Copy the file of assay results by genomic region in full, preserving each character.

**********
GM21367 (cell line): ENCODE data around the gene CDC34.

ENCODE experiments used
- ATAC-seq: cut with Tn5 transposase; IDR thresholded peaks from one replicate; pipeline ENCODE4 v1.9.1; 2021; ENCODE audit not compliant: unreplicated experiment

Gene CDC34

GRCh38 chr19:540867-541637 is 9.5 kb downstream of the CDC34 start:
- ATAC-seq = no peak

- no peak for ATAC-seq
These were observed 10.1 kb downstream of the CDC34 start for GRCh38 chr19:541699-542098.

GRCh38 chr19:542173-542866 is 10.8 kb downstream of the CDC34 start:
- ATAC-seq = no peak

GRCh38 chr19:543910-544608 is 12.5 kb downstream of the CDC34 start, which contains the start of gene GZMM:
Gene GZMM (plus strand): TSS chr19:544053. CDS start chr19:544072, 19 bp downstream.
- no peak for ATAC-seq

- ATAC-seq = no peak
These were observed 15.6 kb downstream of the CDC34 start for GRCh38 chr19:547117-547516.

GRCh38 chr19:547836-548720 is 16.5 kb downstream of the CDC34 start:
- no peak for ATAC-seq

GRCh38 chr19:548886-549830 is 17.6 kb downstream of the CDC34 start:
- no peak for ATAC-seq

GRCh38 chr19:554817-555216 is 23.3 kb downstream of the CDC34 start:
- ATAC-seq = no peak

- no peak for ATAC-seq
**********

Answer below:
GM21367 (cell line): ENCODE data around the gene CDC34.

ENCODE experiments used
- ATAC-seq: cut with Tn5 transposase; IDR thresholded peaks from one replicate; pipeline ENCODE4 v1.9.1; 2021; ENCODE audit not compliant: unreplicated experiment

Gene CDC34

GRCh38 chr19:540867-541637 is 9.5 kb downstream of the CDC34 start:
- ATAC-seq = no peak

- no peak for ATAC-seq
These were observed 10.1 kb downstream of the CDC34 start for GRCh38 chr19:541699-542098.

GRCh38 chr19:542173-542866 is 10.8 kb downstream of the CDC34 start:
- ATAC-seq = no peak

GRCh38 chr19:543910-544608 is 12.5 kb downstream of the CDC34 start, which contains the start of gene GZMM:
Gene GZMM (plus strand): TSS chr19:544053. CDS start chr19:544072, 19 bp downstream.
- no peak for ATAC-seq

- ATAC-seq = no peak
These were observed 15.6 kb downstream of the CDC34 start for GRCh38 chr19:547117-547516.

GRCh38 chr19:547836-548720 is 16.5 kb downstream of the CDC34 start:
- no peak for ATAC-seq

GRCh38 chr19:548886-549830 is 17.6 kb downstream of the CDC34 start:
- no peak for ATAC-seq

GRCh38 chr19:554817-555216 is 23.3 kb downstream of the CDC34 start:
- ATAC-seq = no peak

- no peak for ATAC-seq